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African mourning Dove - Streptopelia decipiens - not a close relative of the Mourning Dove - Zenaida macroura

The African mourning Dove - Streptopelia decipiens - is a fairly widespread resident breeding bird in sub Saharian Africa. In South Africa it is only found in the far north eastern part of the country. It is not a close relative of the Mourning Dove - Zenaida macroura - common in North America. 

It is a large, stocky dove, with pale brown back, wings and tail. The head is grey and the underparts are pink, shading to pale grey on the belly. There is a black hind neck patch edged with white. The legs and a patch of bare skin around the eye are red. When flying, it shows blackish flight feathers and extensive white in the tail. Sexes are similar.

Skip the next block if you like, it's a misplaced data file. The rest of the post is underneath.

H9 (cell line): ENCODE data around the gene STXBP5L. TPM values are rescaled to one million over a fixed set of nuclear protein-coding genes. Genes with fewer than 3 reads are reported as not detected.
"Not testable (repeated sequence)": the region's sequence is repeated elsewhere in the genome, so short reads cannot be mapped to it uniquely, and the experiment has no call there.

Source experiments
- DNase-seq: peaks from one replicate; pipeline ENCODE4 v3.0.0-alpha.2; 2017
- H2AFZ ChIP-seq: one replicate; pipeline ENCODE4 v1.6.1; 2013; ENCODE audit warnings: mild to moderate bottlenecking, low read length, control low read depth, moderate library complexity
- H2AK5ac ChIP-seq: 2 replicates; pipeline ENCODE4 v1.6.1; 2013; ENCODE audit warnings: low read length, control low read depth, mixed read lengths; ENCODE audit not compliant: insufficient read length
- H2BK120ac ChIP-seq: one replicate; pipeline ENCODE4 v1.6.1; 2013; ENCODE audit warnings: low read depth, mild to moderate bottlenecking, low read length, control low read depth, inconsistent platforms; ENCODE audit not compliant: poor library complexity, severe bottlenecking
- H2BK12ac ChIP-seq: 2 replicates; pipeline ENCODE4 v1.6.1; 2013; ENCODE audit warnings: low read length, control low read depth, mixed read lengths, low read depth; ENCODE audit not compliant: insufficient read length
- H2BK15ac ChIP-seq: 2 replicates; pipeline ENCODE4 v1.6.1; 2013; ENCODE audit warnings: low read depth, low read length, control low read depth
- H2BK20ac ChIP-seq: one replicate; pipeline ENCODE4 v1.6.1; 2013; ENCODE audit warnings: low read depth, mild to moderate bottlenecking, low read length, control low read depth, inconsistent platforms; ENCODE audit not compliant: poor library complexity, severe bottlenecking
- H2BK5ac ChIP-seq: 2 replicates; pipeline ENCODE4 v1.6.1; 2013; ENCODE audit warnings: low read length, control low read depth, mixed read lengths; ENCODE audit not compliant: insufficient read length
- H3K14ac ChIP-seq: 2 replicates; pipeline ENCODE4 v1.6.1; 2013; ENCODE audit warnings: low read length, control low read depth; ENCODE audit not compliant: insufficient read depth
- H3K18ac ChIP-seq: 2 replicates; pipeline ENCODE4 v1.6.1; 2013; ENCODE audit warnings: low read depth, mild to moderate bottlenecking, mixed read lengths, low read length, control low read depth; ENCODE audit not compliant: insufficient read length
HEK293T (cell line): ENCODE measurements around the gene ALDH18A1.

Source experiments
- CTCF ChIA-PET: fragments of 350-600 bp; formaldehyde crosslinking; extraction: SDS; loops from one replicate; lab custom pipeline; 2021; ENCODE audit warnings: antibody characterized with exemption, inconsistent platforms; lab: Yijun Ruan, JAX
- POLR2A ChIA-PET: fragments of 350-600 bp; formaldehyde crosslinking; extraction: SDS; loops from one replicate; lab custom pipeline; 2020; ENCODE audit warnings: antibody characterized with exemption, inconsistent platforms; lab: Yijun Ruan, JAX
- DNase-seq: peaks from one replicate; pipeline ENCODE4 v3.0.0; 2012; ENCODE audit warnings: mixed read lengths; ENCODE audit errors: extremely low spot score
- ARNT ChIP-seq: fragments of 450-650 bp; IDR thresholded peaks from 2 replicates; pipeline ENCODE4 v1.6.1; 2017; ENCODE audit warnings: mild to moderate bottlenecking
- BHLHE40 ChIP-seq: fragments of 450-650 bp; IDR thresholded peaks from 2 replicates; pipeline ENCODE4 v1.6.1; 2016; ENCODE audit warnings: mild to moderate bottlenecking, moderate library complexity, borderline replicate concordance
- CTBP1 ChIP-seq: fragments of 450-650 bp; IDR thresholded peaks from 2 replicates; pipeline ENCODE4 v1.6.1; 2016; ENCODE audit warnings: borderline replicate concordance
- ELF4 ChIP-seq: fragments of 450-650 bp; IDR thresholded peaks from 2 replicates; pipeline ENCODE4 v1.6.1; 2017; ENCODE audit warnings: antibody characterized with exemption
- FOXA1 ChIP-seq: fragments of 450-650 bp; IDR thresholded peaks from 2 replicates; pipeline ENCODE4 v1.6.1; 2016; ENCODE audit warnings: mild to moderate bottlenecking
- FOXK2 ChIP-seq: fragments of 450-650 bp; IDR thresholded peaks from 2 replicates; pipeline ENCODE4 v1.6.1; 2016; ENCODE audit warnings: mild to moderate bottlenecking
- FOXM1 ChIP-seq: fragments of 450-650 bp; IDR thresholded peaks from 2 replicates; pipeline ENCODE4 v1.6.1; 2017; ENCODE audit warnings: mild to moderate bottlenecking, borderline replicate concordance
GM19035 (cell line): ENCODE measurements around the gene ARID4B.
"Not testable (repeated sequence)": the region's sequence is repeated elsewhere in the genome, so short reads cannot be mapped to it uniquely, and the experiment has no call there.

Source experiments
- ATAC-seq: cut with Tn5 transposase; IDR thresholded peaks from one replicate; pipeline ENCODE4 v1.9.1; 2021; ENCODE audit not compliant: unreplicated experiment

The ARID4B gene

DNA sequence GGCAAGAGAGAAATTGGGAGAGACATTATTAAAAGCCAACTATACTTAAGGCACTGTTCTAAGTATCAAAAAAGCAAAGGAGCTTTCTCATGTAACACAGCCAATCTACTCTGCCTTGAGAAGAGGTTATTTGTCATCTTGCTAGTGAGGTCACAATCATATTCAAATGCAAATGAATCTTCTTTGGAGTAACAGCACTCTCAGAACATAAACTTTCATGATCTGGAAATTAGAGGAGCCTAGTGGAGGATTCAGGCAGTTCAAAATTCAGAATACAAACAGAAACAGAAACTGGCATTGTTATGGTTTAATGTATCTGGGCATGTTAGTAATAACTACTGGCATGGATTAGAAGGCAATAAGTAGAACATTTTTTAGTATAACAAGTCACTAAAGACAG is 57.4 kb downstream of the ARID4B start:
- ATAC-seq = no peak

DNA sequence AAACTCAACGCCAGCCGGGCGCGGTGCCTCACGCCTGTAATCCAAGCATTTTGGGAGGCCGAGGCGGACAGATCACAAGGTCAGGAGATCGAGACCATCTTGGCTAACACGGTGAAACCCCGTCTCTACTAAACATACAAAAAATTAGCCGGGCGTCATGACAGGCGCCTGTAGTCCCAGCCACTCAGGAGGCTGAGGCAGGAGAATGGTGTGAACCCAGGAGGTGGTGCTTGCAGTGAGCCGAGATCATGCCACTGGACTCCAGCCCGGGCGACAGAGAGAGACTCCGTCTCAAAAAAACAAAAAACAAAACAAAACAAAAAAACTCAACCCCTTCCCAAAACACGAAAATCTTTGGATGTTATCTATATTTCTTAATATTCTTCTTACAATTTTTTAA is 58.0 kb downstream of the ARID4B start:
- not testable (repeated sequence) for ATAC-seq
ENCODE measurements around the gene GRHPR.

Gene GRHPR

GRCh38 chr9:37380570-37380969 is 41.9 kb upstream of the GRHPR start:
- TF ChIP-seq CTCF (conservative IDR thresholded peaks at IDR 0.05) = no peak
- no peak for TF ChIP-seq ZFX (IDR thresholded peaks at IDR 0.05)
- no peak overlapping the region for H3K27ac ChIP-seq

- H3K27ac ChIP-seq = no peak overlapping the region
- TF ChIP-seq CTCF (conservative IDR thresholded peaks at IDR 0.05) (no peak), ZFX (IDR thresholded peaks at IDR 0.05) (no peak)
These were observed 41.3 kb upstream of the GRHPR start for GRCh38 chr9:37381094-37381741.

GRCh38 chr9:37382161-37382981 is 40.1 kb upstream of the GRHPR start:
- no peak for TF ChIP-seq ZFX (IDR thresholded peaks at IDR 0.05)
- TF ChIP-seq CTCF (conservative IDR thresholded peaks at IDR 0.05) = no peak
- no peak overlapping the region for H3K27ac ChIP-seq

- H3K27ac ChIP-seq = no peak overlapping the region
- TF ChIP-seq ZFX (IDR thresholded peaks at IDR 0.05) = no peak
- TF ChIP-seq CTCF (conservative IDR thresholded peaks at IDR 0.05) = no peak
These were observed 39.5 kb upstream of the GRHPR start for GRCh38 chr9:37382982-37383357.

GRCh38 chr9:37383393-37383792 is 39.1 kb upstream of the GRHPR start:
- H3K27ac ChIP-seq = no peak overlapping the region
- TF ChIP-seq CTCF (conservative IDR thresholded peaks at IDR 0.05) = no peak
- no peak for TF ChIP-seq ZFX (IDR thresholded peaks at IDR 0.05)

It forages on the ground, mainly feeding on seeds, supplemented with insects and fruit.

In Southern Africa these doves breed throughout the year peaking in August and September. The male brings Twigs rootlets and leaves to the female who builds the nest. One to two white eggs are laid which are incubated for between 12 and 14 days and the chicks remain in the nest for between  15 to 18 days.

 This species is common or abundant near water.

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